Michael Haneke is a filmmaker who has been fascinated by suffering throughout his career. Be it the stalker notes in Cache or the punishment ritual in The White Ribbon, tension and fear of death (or worse) has always been front and center in his films. In fact, he’s so interested in it that he made a film about the sadistic torture of a suburban family by home invaders (Funny Games), and then remade his own film again! The idea of a filmmaker with that kind of reputation making a film called Amour, the French word for “love”, is a little strange, at least until we learn what the film is about, both literally and subtextually.
The film chronicles two retired Parisian music teachers, Anne (Emmanuelle Riva) and Georges (Jean-Louis Trintignant). Both of them are in their 80s, and enjoy a simple, quiet life in retirement. One morning, Anne suffers a stroke, which later paralyzes her left side. At first the two don’t make a big deal out of her condition, but her mental and physical state begin to worsen as time goes on, and Georges is faced with the hardest choices of his life.
It’s interesting that Haneke decided to simply title his film with the French word for love. It’s a literal statement on what the film is about, but it also invites further exploration on what he wants to accomplish here. On the surface, the film is about a married couple whose relationship is tested by the reality of “till death do us part”, presenting Georges with an increasingly grim situation regarding his wife’s condition. One could argue the film serves as some sort of commentary on the ongoing debate on assisted suicide and “right to die” controversies. Georges is faced with the conflict of whether to keep the love of his life alive for just a little while longer, or to let her go. As her condition worsens, it becomes increasingly apparent that she no longer has the will to live, suffering to her last breath as a shadow of her former self. Anne’s own daughter even comments to Georges that she doesn’t recognize her mother anymore. Georges retorts that Anne is his wife, and this is his decision, and no one else’s.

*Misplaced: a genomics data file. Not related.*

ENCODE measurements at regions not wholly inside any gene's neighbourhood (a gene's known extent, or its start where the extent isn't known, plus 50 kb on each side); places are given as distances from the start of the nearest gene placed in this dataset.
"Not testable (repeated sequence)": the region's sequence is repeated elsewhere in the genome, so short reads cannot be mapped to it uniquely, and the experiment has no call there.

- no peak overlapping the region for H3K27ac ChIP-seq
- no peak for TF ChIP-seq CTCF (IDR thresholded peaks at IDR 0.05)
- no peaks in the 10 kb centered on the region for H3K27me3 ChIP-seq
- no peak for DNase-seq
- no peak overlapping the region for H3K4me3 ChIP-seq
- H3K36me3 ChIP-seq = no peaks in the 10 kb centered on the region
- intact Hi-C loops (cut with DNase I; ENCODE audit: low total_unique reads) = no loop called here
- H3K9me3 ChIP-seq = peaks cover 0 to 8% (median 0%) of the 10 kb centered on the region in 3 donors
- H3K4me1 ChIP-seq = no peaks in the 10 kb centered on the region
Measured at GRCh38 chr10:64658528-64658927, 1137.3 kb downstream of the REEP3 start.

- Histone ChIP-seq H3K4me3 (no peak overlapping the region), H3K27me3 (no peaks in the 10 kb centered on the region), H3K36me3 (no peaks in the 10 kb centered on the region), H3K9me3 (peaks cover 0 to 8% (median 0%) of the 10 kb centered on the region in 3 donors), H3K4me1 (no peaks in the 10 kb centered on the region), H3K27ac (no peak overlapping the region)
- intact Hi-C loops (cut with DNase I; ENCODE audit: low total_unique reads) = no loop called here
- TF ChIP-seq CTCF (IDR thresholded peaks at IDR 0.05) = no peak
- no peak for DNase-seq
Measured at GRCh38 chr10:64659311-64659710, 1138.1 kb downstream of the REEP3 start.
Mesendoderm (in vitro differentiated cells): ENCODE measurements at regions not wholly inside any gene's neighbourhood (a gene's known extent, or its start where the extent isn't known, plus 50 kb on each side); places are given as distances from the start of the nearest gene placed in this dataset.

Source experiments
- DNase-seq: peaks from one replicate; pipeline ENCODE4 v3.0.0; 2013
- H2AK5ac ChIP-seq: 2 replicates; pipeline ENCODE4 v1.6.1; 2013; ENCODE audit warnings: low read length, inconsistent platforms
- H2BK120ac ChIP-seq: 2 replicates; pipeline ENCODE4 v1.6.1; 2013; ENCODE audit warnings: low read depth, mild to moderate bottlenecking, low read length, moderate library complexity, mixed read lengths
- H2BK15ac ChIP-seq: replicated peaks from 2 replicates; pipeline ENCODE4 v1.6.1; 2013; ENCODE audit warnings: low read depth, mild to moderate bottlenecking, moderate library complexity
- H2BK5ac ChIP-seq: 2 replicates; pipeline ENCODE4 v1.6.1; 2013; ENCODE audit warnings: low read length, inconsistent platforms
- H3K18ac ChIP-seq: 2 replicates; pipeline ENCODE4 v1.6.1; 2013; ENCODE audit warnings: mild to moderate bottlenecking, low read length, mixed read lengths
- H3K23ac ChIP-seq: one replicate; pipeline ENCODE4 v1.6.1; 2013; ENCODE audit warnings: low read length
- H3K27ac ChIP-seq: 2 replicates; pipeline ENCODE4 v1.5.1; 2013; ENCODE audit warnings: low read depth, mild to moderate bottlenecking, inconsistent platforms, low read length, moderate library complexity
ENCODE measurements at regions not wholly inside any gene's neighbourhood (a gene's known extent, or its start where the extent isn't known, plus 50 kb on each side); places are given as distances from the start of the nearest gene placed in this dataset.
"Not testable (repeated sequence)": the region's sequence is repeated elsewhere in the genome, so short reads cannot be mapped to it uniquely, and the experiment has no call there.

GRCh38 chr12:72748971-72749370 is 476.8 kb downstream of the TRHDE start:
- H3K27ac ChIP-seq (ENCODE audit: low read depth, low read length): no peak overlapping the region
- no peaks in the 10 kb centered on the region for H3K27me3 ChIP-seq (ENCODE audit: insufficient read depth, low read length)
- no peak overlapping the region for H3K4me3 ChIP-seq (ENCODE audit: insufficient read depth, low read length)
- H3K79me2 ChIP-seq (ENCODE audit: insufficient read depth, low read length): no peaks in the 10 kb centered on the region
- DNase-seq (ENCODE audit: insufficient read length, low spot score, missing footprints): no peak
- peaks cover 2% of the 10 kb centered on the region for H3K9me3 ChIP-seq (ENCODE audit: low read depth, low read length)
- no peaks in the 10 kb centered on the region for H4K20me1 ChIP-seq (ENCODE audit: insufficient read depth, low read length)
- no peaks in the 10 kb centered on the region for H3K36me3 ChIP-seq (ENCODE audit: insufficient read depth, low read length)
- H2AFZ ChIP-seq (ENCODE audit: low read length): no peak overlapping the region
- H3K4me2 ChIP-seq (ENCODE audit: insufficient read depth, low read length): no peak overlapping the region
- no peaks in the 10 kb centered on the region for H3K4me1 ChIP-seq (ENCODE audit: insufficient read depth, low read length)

But really, there’s so much more going on under the surface here. As I noted before, it’s telling that Haneke would title his film the way he did. Why “Love”? Perhaps he’s trying to explore the meaning of the word, or even the indescribable emotion behind it. Love it such an individual feeling for everyone, how could one film possibly seek to define it in two hours’ time? Haneke’s trademark fascination with human suffering is present, but for the first time, it feels like he’s interested in truly understanding it beyond mere voyeuristic obsession.
This becomes increasingly clear both in Haneke’s script and his masterful direction. Instead of lingering on stylish visual touches, the film is plainly shot, taking place entirely within Georges and Anne’s apartment. We’re invited to their home in the beginning, which starts off as a warm, inviting place, but slowly becomes a prison for both characters. The increasing claustrophobia brought on by the deliberate mis-en-scène only serves to emphasize Anne’s own condition as her body betrays her over time. In an age of visually fussy films, it’s refreshing to see a master filmmaker take his time to establish an environment that at first may seem plain or dull, but serves the themes of the story in every frame, recalling the work of Bergman or Tarkovsky, and just letting the story speak for itself. For a film to attempt to define something as subjective love, much has to be left for the viewer to decide how they feel about all of it. Such is the essence of cinema, and with Amour, Haneke finds himself tapping into a language only cinema can speak.
To that end, Amour may just be Haneke’s great masterpiece, the film he’s remembered for. It is no doubt easily his most mature and dense film to date, one that will be discussed for many years to come. Whether for Emmanuelle Riva’s towering and courageous performance, the directorial mastery, or because it’s simply a story that cuts deep into both harsh and comforting realities of life, love, and death, Amour is the kind of film that endures.